If you must fail, do it quickly.
That’s the advice for R&D teams from a chief scientist at a US oil service firm.
Sven Krueger, who heads up research teams at Baker Hughes, said the firm’s innovators were thinking outside the box to get results during the downturn.
And while the approach can lead to setbacks, the end result often justifies the means.
“If you run a big company like Baker Hughes there is a need to have standard procedures to protect the environment and make sure we work in a safe way,” Mr Krueger said on the sidelines of the SPE Intelligent Energy conference.
“But we need to have flexibility to let our R&D team go and try out new things. It’s called blue sky research. They can fail, but hopefully they fail early and in a controlled way.”
Mr Krueger said a less structured approach could be useful as it opened the door to “disruptive innovation” – a term widely accepted to mean innovations that create new markets.
The approach appears to be working. Baker Hughes has taken more than 50 new products to market in the last year, proving there are plenty of opportunities even under the current cost pressures.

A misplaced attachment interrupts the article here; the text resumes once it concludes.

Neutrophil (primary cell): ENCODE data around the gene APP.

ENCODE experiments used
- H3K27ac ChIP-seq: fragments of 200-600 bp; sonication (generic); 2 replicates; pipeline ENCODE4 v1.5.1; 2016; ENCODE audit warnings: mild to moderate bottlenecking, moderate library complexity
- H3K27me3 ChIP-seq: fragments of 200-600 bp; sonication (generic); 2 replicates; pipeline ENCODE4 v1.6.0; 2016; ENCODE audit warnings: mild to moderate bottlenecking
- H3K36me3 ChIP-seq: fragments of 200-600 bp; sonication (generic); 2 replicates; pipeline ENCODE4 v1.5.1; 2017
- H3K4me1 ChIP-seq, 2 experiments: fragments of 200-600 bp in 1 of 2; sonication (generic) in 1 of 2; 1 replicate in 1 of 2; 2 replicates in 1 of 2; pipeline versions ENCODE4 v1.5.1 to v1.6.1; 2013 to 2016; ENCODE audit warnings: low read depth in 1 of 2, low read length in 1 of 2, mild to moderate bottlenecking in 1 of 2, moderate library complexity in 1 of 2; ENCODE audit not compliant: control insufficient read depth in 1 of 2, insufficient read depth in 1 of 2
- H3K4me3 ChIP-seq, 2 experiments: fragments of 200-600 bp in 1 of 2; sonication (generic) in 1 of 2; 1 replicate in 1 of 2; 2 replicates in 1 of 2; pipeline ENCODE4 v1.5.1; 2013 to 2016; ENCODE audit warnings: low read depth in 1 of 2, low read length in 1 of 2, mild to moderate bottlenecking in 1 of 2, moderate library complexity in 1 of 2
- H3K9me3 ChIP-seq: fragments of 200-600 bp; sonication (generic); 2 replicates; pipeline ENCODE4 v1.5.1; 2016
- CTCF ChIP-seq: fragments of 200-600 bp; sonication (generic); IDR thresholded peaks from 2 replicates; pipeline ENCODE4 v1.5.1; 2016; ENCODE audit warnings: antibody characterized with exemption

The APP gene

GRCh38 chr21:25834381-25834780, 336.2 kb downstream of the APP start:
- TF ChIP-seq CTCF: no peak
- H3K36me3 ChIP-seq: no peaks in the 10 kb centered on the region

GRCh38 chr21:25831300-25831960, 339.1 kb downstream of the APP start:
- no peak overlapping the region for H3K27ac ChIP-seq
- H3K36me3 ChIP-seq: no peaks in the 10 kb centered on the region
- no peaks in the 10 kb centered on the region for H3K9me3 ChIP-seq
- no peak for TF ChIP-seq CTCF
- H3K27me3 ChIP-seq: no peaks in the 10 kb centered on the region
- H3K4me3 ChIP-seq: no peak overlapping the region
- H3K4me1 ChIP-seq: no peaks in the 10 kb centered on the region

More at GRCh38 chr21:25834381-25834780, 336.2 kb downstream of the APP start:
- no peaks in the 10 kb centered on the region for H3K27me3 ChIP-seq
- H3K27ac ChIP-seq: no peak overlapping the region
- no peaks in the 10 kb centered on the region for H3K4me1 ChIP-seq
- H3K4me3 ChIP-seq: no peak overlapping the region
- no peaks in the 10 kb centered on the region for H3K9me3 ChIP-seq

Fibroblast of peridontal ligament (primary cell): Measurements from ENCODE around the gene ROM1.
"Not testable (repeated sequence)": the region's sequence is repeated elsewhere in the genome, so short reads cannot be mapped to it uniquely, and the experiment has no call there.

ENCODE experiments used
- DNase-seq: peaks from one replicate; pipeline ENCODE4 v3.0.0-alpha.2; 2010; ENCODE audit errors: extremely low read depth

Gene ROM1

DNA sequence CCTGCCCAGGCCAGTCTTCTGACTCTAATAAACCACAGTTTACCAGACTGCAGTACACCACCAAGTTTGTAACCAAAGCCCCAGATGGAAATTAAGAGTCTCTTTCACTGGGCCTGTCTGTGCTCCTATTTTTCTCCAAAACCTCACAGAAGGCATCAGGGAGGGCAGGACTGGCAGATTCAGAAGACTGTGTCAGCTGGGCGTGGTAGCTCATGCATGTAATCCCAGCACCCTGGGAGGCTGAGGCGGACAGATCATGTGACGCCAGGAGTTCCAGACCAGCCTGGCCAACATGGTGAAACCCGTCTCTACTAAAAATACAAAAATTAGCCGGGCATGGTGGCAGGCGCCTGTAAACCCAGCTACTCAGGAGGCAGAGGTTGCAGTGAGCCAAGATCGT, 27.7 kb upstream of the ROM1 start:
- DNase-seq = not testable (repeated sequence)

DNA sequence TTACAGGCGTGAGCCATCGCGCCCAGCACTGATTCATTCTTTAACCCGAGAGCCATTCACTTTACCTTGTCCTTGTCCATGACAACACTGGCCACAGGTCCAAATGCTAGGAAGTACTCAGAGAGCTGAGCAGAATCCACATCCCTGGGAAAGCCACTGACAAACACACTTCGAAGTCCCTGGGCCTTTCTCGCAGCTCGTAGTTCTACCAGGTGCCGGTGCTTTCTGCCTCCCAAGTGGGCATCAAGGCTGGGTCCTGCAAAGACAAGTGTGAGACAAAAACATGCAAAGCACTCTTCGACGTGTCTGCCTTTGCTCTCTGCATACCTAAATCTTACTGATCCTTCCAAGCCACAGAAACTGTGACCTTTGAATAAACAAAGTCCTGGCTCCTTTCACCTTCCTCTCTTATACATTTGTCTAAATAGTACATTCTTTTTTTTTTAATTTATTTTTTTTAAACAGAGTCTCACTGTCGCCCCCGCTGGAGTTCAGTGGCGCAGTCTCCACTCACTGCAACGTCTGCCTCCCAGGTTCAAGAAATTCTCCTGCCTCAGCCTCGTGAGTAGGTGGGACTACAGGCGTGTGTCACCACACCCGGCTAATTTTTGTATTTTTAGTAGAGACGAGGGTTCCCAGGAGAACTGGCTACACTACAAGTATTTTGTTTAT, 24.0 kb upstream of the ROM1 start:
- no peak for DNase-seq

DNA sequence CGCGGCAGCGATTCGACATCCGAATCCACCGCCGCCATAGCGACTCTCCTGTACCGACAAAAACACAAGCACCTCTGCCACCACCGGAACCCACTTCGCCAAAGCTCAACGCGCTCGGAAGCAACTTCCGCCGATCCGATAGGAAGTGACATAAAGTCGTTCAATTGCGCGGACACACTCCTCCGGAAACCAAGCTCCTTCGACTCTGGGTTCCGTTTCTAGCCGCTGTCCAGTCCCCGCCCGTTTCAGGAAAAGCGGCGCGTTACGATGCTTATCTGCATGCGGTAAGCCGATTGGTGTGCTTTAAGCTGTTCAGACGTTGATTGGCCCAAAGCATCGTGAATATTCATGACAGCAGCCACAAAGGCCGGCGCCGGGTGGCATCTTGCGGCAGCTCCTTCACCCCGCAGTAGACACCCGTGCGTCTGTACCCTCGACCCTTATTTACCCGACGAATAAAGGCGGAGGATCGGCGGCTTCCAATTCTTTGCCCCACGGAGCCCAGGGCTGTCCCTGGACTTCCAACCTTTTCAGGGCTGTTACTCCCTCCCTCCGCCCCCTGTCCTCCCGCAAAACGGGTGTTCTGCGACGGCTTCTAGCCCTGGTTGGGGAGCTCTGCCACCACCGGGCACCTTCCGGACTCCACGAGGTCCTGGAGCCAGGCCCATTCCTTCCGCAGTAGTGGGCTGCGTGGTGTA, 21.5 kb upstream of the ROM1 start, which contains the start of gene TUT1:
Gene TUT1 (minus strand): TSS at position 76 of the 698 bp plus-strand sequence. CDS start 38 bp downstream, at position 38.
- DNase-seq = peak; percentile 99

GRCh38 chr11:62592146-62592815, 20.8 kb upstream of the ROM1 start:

Mr Krueger said: “Cost pressures have delayed a lot of projects but on the other side, for us, I don’t think we have become less innovative. Just the opposite.”
“When people become more focused and reach out to expertise outside the company, the effect is that we get the project done much faster, and that’s what we’ve done.”
Mr Krueger also said the industry had an issue with classification, and was getting the terms innovation and invention mixed up.
Mr Krueger, who has had more than 30 patents granted in his career, said: “When we say innovation we need to be clear what we mean. People tend to confuse invention and innovation.
“Innovation is when you take a new idea to market and create value. It does not need to involve an invention.
“It can be a new process or business model, or a combination of existing technologies.
“There are plenty of opportunities you can go after.”